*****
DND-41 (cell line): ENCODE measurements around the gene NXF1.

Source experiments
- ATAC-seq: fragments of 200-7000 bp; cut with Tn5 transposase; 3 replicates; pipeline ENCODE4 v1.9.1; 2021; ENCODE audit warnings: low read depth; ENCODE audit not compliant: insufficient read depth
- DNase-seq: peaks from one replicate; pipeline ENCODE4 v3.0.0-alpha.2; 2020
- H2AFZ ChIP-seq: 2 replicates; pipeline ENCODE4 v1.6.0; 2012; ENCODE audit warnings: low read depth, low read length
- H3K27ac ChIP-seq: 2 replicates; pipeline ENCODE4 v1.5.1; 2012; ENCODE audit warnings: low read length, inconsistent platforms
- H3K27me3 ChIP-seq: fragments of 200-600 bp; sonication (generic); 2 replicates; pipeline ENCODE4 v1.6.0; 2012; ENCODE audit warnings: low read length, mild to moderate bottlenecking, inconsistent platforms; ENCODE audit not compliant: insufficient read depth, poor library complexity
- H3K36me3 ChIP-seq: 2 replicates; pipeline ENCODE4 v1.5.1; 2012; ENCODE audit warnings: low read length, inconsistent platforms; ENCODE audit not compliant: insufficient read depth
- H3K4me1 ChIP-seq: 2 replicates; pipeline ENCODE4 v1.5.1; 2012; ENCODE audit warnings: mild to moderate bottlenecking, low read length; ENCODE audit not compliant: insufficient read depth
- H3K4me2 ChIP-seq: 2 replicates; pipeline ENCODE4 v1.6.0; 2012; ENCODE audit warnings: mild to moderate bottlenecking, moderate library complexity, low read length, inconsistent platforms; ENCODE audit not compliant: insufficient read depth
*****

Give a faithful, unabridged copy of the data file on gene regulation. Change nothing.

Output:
DND-41 (cell line): ENCODE measurements around the gene NXF1.

Source experiments
- ATAC-seq: fragments of 200-7000 bp; cut with Tn5 transposase; 3 replicates; pipeline ENCODE4 v1.9.1; 2021; ENCODE audit warnings: low read depth; ENCODE audit not compliant: insufficient read depth
- DNase-seq: peaks from one replicate; pipeline ENCODE4 v3.0.0-alpha.2; 2020
- H2AFZ ChIP-seq: 2 replicates; pipeline ENCODE4 v1.6.0; 2012; ENCODE audit warnings: low read depth, low read length
- H3K27ac ChIP-seq: 2 replicates; pipeline ENCODE4 v1.5.1; 2012; ENCODE audit warnings: low read length, inconsistent platforms
- H3K27me3 ChIP-seq: fragments of 200-600 bp; sonication (generic); 2 replicates; pipeline ENCODE4 v1.6.0; 2012; ENCODE audit warnings: low read length, mild to moderate bottlenecking, inconsistent platforms; ENCODE audit not compliant: insufficient read depth, poor library complexity
- H3K36me3 ChIP-seq: 2 replicates; pipeline ENCODE4 v1.5.1; 2012; ENCODE audit warnings: low read length, inconsistent platforms; ENCODE audit not compliant: insufficient read depth
- H3K4me1 ChIP-seq: 2 replicates; pipeline ENCODE4 v1.5.1; 2012; ENCODE audit warnings: mild to moderate bottlenecking, low read length; ENCODE audit not compliant: insufficient read depth
- H3K4me2 ChIP-seq: 2 replicates; pipeline ENCODE4 v1.6.0; 2012; ENCODE audit warnings: mild to moderate bottlenecking, moderate library complexity, low read length, inconsistent platforms; ENCODE audit not compliant: insufficient read depth